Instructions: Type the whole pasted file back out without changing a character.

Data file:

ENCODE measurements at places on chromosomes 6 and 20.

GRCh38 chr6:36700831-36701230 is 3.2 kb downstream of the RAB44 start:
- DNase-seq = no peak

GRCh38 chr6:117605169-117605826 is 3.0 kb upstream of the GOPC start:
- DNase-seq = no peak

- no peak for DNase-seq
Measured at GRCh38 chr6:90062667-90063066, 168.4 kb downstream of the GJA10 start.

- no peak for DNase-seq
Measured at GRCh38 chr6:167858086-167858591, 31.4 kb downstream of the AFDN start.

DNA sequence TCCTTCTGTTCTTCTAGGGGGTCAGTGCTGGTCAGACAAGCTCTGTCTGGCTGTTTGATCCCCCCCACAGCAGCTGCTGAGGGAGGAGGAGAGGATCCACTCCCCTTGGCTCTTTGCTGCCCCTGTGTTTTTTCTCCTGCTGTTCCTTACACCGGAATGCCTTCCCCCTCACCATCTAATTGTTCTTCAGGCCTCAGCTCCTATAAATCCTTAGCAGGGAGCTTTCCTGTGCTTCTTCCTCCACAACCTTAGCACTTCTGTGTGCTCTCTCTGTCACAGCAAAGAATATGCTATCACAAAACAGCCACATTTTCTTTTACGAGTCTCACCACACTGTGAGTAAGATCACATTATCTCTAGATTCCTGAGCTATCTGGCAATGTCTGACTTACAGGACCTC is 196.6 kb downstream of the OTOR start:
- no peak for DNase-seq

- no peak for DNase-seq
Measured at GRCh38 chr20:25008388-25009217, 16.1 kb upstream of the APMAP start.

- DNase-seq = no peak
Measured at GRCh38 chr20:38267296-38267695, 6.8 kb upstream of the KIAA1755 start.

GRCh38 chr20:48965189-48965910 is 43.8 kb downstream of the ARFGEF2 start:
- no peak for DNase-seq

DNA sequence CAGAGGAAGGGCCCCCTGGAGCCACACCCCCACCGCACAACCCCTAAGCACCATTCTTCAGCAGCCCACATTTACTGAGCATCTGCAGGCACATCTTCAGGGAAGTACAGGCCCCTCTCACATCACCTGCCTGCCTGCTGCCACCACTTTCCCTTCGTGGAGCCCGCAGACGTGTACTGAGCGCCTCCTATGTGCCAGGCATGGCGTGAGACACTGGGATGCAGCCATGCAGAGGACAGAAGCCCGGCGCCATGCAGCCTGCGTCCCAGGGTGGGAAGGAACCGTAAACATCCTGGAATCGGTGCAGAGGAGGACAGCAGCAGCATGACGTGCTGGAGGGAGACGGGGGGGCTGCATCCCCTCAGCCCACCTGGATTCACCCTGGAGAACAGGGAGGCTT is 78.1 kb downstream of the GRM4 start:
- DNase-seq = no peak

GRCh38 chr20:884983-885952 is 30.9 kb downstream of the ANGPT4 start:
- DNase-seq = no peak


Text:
ENCODE measurements at places on chromosomes 6 and 20.

GRCh38 chr6:36700831-36701230 is 3.2 kb downstream of the RAB44 start:
- DNase-seq = no peak

GRCh38 chr6:117605169-117605826 is 3.0 kb upstream of the GOPC start:
- DNase-seq = no peak

- no peak for DNase-seq
Measured at GRCh38 chr6:90062667-90063066, 168.4 kb downstream of the GJA10 start.

- no peak for DNase-seq
Measured at GRCh38 chr6:167858086-167858591, 31.4 kb downstream of the AFDN start.

DNA sequence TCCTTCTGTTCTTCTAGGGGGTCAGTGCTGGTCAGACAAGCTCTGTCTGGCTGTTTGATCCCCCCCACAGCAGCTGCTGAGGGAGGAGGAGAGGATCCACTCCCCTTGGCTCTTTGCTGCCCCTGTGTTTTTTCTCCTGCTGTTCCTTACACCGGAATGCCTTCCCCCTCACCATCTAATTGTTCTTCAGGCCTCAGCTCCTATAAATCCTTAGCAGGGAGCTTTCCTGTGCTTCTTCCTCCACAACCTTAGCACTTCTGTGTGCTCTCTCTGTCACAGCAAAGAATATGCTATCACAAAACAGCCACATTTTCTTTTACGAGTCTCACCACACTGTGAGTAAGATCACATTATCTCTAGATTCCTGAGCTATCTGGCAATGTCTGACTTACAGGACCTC is 196.6 kb downstream of the OTOR start:
- no peak for DNase-seq

- no peak for DNase-seq
Measured at GRCh38 chr20:25008388-25009217, 16.1 kb upstream of the APMAP start.

- DNase-seq = no peak
Measured at GRCh38 chr20:38267296-38267695, 6.8 kb upstream of the KIAA1755 start.

GRCh38 chr20:48965189-48965910 is 43.8 kb downstream of the ARFGEF2 start:
- no peak for DNase-seq

DNA sequence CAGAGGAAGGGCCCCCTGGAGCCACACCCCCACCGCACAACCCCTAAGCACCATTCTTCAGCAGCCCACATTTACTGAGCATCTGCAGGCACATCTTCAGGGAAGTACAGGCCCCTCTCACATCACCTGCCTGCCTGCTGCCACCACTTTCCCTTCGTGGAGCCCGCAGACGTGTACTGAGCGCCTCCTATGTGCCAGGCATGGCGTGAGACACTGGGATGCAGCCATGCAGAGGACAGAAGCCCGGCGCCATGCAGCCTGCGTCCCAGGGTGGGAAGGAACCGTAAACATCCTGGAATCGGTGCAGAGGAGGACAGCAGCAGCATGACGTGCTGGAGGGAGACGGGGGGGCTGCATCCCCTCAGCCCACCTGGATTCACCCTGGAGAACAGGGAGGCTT is 78.1 kb downstream of the GRM4 start:
- DNase-seq = no peak

GRCh38 chr20:884983-885952 is 30.9 kb downstream of the ANGPT4 start:
- DNase-seq = no peak